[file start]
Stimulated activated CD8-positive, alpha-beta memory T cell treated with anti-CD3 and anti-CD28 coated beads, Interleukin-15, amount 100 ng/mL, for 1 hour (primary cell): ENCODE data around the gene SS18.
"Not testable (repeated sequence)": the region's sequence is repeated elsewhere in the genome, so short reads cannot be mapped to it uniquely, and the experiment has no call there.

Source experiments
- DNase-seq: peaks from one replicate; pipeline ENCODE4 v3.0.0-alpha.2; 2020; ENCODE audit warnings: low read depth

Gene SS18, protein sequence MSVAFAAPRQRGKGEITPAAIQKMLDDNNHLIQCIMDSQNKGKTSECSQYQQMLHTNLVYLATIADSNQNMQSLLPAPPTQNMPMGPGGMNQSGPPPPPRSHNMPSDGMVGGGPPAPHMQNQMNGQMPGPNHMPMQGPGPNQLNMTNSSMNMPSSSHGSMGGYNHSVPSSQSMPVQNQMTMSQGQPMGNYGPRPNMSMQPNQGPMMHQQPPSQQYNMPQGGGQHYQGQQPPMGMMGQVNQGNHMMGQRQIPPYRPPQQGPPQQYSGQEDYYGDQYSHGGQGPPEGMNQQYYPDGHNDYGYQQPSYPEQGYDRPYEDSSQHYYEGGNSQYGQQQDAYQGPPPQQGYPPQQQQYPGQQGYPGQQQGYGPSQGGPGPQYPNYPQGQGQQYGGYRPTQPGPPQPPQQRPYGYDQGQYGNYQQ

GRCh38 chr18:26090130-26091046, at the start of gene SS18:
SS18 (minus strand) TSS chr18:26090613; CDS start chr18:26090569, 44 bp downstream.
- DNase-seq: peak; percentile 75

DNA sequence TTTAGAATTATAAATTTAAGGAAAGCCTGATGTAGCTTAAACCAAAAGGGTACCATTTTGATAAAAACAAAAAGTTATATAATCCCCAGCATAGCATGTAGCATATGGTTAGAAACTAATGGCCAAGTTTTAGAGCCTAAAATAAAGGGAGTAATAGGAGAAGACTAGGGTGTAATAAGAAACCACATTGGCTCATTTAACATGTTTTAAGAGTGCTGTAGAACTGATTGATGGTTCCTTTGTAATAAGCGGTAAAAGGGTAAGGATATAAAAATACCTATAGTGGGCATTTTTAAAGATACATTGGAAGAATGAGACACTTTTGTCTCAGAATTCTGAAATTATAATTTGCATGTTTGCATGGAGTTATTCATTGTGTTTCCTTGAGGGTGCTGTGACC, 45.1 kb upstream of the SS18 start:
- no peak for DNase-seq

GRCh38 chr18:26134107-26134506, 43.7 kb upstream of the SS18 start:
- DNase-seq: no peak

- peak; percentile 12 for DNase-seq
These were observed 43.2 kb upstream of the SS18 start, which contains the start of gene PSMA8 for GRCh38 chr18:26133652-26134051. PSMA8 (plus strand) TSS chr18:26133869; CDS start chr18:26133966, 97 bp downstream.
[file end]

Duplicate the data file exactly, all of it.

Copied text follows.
Stimulated activated CD8-positive, alpha-beta memory T cell treated with anti-CD3 and anti-CD28 coated beads, Interleukin-15, amount 100 ng/mL, for 1 hour (primary cell): ENCODE data around the gene SS18.
"Not testable (repeated sequence)": the region's sequence is repeated elsewhere in the genome, so short reads cannot be mapped to it uniquely, and the experiment has no call there.

Source experiments
- DNase-seq: peaks from one replicate; pipeline ENCODE4 v3.0.0-alpha.2; 2020; ENCODE audit warnings: low read depth

Gene SS18, protein sequence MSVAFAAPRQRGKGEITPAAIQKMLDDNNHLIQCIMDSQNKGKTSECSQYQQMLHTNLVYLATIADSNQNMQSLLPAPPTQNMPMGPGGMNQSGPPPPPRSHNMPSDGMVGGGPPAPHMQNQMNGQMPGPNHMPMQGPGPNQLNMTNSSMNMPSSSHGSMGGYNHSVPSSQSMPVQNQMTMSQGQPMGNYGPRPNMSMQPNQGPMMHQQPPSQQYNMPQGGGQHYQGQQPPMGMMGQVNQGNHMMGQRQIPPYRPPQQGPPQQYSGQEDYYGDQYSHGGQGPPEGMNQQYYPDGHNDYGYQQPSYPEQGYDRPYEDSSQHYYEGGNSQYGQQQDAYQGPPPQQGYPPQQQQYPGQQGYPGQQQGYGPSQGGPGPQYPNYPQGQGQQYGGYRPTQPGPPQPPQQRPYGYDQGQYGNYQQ

GRCh38 chr18:26090130-26091046, at the start of gene SS18:
SS18 (minus strand) TSS chr18:26090613; CDS start chr18:26090569, 44 bp downstream.
- DNase-seq: peak; percentile 75

DNA sequence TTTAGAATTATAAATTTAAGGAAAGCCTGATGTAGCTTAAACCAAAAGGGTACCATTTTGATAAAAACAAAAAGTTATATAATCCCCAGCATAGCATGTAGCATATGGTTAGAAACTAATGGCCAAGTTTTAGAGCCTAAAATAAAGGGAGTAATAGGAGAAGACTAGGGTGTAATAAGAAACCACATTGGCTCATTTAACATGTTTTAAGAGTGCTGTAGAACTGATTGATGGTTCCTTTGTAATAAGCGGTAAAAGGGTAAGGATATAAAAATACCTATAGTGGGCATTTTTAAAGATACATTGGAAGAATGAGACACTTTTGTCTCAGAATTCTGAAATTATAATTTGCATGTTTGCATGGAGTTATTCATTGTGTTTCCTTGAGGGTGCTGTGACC, 45.1 kb upstream of the SS18 start:
- no peak for DNase-seq

GRCh38 chr18:26134107-26134506, 43.7 kb upstream of the SS18 start:
- DNase-seq: no peak

- peak; percentile 12 for DNase-seq
These were observed 43.2 kb upstream of the SS18 start, which contains the start of gene PSMA8 for GRCh38 chr18:26133652-26134051. PSMA8 (plus strand) TSS chr18:26133869; CDS start chr18:26133966, 97 bp downstream.